Authors: Ei Phyu Smith*,
Topics: Political Geography, Gender, Immigration/Transnationalism
Keywords: Borders, Political Geography, Feminist Geography, Refugees, Camp, Thailand, Burma
Session Type: Paper
Start / End Time: 8:00 AM / 9:40 AM
Room: Cabinet Room, Omni, West
Presentation File: No File Uploaded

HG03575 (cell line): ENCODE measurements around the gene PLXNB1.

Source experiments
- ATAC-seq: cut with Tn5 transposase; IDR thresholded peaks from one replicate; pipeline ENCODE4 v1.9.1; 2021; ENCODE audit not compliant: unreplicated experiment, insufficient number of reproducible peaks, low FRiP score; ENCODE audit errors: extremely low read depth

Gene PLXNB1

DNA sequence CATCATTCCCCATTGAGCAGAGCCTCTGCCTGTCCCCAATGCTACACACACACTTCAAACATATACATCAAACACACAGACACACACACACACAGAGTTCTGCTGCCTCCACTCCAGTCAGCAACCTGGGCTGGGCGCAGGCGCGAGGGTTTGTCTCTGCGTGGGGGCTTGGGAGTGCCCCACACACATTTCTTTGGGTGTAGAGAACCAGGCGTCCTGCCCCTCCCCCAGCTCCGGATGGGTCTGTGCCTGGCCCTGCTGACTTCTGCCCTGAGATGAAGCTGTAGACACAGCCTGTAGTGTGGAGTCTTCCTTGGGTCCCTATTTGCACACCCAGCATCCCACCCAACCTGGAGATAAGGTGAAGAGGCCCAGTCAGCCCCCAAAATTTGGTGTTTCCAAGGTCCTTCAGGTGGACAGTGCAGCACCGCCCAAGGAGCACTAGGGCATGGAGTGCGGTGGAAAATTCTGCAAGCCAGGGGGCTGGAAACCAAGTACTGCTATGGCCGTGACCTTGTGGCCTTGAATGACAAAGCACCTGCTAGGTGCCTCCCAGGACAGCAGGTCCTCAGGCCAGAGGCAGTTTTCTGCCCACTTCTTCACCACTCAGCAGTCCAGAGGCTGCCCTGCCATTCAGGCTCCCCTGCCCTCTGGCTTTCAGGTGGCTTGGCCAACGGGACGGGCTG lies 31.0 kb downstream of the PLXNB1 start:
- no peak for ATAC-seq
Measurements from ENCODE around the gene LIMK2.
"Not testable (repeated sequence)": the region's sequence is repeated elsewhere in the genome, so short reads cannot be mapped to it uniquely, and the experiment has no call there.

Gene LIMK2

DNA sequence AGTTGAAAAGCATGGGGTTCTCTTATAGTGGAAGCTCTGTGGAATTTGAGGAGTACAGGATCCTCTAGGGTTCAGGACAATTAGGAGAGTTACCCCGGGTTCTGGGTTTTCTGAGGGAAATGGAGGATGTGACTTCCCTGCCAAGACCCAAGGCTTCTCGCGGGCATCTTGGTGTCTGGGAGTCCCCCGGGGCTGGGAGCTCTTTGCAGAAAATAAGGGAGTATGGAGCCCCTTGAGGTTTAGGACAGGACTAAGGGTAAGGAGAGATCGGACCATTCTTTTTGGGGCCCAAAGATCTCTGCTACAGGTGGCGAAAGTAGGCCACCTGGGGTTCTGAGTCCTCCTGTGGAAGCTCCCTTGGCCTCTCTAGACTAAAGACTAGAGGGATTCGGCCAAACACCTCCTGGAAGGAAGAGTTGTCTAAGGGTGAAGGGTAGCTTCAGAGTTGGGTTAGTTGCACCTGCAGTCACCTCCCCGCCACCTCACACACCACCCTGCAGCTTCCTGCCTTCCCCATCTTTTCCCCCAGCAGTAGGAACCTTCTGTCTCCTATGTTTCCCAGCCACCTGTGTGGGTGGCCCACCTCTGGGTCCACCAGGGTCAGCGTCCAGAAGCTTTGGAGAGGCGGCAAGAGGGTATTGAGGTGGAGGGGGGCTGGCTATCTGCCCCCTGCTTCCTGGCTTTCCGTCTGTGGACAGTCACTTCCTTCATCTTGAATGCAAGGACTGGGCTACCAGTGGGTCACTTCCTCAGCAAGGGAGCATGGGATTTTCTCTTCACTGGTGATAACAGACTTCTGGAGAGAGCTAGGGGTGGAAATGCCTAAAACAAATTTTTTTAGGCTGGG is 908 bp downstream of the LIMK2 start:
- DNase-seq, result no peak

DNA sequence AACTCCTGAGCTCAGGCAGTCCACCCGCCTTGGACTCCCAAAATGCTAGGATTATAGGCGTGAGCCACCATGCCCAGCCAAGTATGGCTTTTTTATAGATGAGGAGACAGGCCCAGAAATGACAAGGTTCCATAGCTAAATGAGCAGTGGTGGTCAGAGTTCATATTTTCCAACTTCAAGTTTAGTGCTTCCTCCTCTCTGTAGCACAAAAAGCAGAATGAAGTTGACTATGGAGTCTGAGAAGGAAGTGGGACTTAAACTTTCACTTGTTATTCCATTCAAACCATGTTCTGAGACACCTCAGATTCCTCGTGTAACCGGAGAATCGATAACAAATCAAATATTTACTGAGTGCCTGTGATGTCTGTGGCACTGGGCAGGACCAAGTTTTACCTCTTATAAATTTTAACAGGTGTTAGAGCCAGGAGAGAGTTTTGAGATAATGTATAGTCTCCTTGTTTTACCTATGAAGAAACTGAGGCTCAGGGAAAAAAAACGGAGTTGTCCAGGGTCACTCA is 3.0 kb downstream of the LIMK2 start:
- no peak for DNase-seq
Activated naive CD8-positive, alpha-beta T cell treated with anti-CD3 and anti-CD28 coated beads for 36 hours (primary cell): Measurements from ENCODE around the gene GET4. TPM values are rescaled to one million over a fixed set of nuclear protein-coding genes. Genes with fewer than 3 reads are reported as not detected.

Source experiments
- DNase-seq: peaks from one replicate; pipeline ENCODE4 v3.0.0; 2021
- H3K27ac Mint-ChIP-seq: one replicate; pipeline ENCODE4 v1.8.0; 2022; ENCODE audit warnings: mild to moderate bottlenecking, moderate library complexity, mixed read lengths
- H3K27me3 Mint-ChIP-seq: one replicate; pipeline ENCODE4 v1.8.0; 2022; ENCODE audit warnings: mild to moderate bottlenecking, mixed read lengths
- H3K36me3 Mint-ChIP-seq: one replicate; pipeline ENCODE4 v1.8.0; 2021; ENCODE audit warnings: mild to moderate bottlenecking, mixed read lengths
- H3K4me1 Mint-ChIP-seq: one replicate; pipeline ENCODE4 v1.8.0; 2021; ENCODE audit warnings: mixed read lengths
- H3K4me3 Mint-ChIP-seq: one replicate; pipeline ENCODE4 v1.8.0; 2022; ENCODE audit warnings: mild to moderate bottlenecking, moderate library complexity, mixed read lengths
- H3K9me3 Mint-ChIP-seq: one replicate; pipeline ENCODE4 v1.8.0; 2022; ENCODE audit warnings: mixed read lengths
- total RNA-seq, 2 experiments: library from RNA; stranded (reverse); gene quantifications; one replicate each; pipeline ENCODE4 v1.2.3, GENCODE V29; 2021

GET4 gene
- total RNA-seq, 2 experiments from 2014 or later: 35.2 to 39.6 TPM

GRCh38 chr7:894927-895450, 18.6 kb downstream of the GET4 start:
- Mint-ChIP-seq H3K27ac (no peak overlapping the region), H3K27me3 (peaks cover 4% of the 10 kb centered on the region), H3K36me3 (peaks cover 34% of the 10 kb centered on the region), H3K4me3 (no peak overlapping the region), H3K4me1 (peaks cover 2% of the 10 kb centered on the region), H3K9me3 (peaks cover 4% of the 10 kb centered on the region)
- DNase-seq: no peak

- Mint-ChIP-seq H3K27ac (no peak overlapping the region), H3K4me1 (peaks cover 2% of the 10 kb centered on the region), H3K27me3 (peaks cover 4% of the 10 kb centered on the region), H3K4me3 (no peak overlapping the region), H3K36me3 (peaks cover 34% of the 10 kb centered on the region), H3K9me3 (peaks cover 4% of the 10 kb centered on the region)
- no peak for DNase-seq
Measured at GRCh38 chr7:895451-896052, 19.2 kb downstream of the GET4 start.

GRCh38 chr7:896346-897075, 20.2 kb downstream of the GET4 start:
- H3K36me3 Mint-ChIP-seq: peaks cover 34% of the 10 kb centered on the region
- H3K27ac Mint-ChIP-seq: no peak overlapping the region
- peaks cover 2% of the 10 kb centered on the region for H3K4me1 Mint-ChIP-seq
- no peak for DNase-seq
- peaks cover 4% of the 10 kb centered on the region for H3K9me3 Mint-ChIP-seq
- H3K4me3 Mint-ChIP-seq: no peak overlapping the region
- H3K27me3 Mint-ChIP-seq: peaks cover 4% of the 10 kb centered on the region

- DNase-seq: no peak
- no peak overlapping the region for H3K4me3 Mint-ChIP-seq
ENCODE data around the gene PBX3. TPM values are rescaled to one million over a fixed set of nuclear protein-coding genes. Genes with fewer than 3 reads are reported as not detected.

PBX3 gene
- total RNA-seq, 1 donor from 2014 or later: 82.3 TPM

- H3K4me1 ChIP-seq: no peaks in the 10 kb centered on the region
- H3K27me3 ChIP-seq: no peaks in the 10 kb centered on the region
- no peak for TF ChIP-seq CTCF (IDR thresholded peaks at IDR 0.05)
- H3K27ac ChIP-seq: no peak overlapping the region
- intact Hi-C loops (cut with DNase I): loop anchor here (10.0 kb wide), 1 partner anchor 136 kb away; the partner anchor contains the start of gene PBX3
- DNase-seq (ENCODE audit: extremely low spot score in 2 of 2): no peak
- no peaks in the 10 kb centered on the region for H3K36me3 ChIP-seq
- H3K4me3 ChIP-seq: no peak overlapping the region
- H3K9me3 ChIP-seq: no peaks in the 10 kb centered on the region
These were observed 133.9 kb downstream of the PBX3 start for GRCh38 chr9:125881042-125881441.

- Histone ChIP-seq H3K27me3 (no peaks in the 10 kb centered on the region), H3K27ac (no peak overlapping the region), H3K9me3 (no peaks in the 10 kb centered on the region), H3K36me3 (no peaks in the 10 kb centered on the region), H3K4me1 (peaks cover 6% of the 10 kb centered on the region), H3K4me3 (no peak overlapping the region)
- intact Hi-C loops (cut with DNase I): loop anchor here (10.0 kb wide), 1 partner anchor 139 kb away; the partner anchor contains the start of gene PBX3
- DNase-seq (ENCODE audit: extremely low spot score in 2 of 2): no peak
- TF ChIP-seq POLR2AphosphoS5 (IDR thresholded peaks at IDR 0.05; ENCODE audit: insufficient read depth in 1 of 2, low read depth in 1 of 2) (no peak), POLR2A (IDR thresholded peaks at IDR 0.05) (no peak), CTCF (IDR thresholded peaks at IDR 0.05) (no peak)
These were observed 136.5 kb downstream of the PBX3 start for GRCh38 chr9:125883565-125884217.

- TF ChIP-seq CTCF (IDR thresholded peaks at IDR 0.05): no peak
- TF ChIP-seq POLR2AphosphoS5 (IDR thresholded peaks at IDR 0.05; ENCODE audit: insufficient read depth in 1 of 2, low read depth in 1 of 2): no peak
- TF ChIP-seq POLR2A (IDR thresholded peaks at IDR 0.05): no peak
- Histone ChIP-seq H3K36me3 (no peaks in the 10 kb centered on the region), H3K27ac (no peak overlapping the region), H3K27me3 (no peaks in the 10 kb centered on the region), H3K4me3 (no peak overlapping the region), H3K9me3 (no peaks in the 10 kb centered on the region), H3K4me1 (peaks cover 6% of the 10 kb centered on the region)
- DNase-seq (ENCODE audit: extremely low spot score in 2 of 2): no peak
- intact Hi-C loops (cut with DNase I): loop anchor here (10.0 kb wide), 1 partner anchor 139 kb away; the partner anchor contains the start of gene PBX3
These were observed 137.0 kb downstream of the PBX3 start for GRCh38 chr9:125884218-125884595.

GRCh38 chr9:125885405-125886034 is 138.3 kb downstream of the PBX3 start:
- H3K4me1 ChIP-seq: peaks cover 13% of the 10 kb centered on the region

I will examine the transnational meanings of home by members of the Burmese Diaspora returning to work in the current political landscape in Myanmar. I will interrogate the role of civil society in a time of political transition through the study of how these migrants are engaging with a rapidly changing cultural milieu that is being shaped by the greater political freedom. This paper will explore how the process of reconnecting with Myanmar as their “homeland” is complicated by the myriad of ways that the Burmese diaspora remain tethered to Canada, the country that gave them greater rights and freedoms. This research will contribute to scholarship in political and cultural geography by studying how the economic and social practices of these Burmese-Canadian individuals refine meanings of citizenship, home and multiculturalism. their transboundary acts have implications for the economic links between Myanmar and Canada and can further deepen our understanding of lived experiences with multiculturalism in an increasingly globalized society.